Artificial Cool Down Tips
Dr. John Woods 08.08.17
Summer is here, and in the south known for its toasty temperatures and high humidity it does not take long to stretch overdoing the heat index.
This time of year, outdoors people either having to work in this environment or trying to enjoy some recreation before the fall season begins to kick in need to stay aware of the impacts of heat on the body. If you ever do get a heat stroke, then you will be more subject to them in the future.
I am mindful now, too, that hunters are beginning to think deer camp work, food plot preparation, mowing, weed eating, and general clean up. This is a classic time of year to overdo the heat. Most of us have been conditioned to work inside all summer under the gentile blow of an AC unit. Then when prolonged exposure to the sun and heat comes about, we are easy targets for heat issues. But there are easy ways to ward off the effects of too much heat.
First and foremost, stay hydrated. Deer hunter “farmers” working on hunting lands need to keep an iced cooler of water or hydration drinks on hand all day. Save the beers until the end of the day. Just like the boys at fall football practice, highway workers or roofers if you work outside, a water break should be taken every thirty minutes.
Shade your head. That means a wide brim hat that has cooling features. Straw hats are great for this especially if you wet them down periodically. These hats shade both your head and neck. Baseball caps do not offer this full coverage.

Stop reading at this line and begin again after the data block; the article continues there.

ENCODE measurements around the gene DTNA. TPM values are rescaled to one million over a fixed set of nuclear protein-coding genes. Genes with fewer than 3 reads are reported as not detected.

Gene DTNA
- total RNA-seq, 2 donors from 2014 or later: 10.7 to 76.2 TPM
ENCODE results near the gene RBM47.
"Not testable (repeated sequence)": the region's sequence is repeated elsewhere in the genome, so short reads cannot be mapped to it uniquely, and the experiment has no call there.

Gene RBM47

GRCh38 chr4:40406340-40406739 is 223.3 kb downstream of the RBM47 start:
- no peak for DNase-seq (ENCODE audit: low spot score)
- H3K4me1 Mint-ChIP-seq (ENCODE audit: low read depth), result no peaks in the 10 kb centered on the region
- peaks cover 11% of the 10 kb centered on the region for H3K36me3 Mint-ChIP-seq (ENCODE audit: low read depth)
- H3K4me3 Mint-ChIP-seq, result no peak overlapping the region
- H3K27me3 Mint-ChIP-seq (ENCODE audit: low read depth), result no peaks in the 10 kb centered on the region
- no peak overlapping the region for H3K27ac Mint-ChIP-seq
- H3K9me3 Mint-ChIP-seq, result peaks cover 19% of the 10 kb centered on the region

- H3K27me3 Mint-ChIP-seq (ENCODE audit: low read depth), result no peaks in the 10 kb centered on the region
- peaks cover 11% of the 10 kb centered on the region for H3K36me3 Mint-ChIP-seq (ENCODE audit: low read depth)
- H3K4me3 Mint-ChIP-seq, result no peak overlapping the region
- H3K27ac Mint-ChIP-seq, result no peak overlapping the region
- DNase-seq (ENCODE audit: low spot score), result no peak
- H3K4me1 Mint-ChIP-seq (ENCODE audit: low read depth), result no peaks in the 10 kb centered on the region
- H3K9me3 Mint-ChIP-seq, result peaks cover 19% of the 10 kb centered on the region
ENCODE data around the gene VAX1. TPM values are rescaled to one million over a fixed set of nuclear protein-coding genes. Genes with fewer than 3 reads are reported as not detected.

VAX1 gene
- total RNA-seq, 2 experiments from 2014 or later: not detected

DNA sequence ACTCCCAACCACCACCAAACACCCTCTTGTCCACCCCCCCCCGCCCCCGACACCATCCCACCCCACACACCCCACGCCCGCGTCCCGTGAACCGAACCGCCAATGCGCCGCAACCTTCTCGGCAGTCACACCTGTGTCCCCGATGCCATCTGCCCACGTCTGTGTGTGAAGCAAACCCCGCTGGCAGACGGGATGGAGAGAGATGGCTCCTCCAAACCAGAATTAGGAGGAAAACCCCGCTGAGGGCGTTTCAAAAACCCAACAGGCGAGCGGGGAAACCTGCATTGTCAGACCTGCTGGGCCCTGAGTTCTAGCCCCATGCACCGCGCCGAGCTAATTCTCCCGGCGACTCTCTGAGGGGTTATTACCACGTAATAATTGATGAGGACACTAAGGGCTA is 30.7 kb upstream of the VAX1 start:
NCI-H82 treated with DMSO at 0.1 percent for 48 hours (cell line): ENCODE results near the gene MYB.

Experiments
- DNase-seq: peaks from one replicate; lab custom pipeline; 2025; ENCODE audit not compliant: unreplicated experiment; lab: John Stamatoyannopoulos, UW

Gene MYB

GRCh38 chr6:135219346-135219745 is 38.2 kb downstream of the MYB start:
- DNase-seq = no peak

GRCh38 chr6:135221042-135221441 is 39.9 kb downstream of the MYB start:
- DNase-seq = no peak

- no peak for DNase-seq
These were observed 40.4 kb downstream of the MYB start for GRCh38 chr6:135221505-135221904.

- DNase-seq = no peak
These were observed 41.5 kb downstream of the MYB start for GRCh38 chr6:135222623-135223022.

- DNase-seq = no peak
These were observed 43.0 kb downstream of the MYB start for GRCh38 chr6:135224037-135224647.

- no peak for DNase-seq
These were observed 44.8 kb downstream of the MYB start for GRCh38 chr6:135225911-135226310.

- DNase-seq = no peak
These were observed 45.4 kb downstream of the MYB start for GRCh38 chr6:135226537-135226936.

And why do you think cowboys always wore a bandana around their necks? To look good? Well, yes, but that square yard or so of plain cotton fabric adds skin coverage from the rays of the sun, but when sweated or wetted, can add an extra cooling impact especially if there is a breeze. There are also commercial neck wraps that can be kept in the freezer or when soaked down, the jelly material in the wrap stays cool for a long time. Wrap this around your neck to soak down the heat factor as well.
Wear sunglasses, use sunscreen, lightweight garments, and light shoes, but ones that cover the feet. This is common sense stuff, but simple practices to avoid too much heat impact.